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We sought to evaluate musculoskeletal discomfort and mental and physical fatigue in the call-center workers of an airline company before and after a supervised exercise program compared with rest breaks during the work shift.
This was a longitudinal pilot study conducted in a flight-booking call-center for an airline in São Paulo, Brazil. Occupational health activities are recommended to decrease the negative effects of the call-center working conditions. In practice, exercise programs are commonly recommended for computer workers, but their effects have not been studied in call-center operators.
Sixty-four call-center operators participated in this study. Thirty-two subjects were placed into the experimental group and attended a 10-min daily exercise session for 2 months. Conversely, 32 participants were placed into the control group and took a 10-min daily rest break during the same period. Each subject was evaluated once a week by means of the Corlett-Bishop body map with a visual analog discomfort scale and the Chalder fatigue questionnaire.
Musculoskeletal discomfort decreased in both groups, but the reduction was only statistically significant for the spine and buttocks (p=0.04) and the sum of the segments (p=0.01) in the experimental group. In addition, the experimental group showed significant differences in the level of mental fatigue, especially in questions related to memory Rienzo, #181ff and tiredness (p=0.001).
Our preliminary results demonstrate that appropriately designed and supervised exercise programs may be more efficient than rest breaks in decreasing discomfort and fatigue levels in call-center operators.
For several decades, the use of computers has become increasingly common, particularly among office workers,2 and musculoskeletal complaints are widespread among computer users. The most frequent symptoms occur throughout the neck-shoulder region.1 In 2008, the number of telemarketing or call-center operators was approximately 345,220 in the USA.3 In Brazil, 60,000 new jobs were created in 2006, leading to a total of 675,000 operators.4 Tasks performed by call-center operators are characterized not only by physical stress due to prolonged time in a seated position and repetitive movements (e.g., typing) but also by mental stress related to meeting deadlines and achieving productivity goals. These factors lead to musculoskeletal discomfort,5 and the most commonly affected body segments are the neck, shoulders, back and eyes. The prevalence and severity of symptoms is strongly correlated with the amount of time at work,6 and a low frequency of rest breaks7 is a significant risk factor for musculoskeletal symptoms and injuries.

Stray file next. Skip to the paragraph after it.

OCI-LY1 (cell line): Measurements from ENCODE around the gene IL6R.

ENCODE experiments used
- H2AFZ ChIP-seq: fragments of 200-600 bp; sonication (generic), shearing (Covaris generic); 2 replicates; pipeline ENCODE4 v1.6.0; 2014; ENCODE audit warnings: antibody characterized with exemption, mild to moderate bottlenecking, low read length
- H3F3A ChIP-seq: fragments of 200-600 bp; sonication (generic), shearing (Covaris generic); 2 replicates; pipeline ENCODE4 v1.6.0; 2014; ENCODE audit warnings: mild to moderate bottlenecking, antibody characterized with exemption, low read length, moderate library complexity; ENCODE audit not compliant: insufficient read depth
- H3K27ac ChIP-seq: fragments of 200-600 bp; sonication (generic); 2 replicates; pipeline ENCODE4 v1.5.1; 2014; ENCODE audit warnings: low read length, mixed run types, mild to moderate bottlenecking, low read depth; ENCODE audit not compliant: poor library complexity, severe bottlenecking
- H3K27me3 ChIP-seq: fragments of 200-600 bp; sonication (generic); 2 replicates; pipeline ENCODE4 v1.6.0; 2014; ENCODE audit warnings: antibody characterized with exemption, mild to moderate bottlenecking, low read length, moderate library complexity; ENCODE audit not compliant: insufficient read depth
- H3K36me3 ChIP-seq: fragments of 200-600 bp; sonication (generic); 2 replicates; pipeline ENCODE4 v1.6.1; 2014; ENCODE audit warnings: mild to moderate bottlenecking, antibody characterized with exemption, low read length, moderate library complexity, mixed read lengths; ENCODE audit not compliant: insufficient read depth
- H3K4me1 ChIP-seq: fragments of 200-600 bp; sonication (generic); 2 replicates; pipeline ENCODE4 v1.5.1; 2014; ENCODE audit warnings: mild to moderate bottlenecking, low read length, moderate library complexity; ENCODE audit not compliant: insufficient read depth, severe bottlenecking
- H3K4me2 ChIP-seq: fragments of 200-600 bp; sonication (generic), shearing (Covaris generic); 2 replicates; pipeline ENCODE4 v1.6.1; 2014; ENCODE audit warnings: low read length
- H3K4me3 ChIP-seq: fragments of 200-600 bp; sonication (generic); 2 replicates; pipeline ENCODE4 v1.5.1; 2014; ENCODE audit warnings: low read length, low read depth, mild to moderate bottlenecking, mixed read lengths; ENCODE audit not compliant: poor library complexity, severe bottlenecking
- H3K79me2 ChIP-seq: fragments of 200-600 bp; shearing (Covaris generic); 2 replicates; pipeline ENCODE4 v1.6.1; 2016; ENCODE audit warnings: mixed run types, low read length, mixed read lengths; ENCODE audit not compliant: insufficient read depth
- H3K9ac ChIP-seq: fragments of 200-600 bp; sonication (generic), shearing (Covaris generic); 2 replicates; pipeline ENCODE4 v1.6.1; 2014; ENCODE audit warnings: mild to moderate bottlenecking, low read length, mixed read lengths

Recently, research has demonstrated the effect of exercising on worker’s symptoms. A 10-week aerobic training program significantly reduced neck pain among employees of an insurance company.8 Light resistance training at the worksite reduced the intensity of neck symptoms among office workers,9 and stretching exercises reduced musculoskeletal discomfort in data entry operators.10 Isometric shoulder strength training decreased perceived exertion and improved arm motion in female industrial workers.11 Similarly, isometric strength training and dynamic endurance training decreased pain and disability among female office workers with chronic neck pain.12 Range of motion, stretching and eye-relaxation exercises performed by directory assistance operators reduced whole body discomfort and postural adjustment (in-chair movements).11 Interestingly, a study comparing stretching exercises for tight regions and full range of cervical motion12 showed that being supervised by a physical therapist is important because participants feel motivated to exercise.
In addition to exercises, rest breaks have also been advocated to reduce discomfort in data entry workers,10 airline employees,12 computer workers13 and video display terminal operators (data entry and arithmetic tasks).14 In fact, frequent “micro” breaks reduce discomfort, eyestrain, fatigue and mood disturbances14,15 and improve keystroke speed and accuracy.14
An investigation of working conditions and symptoms among call-center workers and computer users showed that call-center operators report more musculoskeletal symptoms and spend longer and more continuous periods of time in front of a computer with deficiency in the work pace when compared with a reference group.16 Although various groups of workers were investigated, few studies have included call-center operators. Thus, we present a preliminary study with the objective of assessing the effects of a short-term supervised exercise program (compared with rest breaks) on musculoskeletal discomfort and fatigue levels of call-center operators.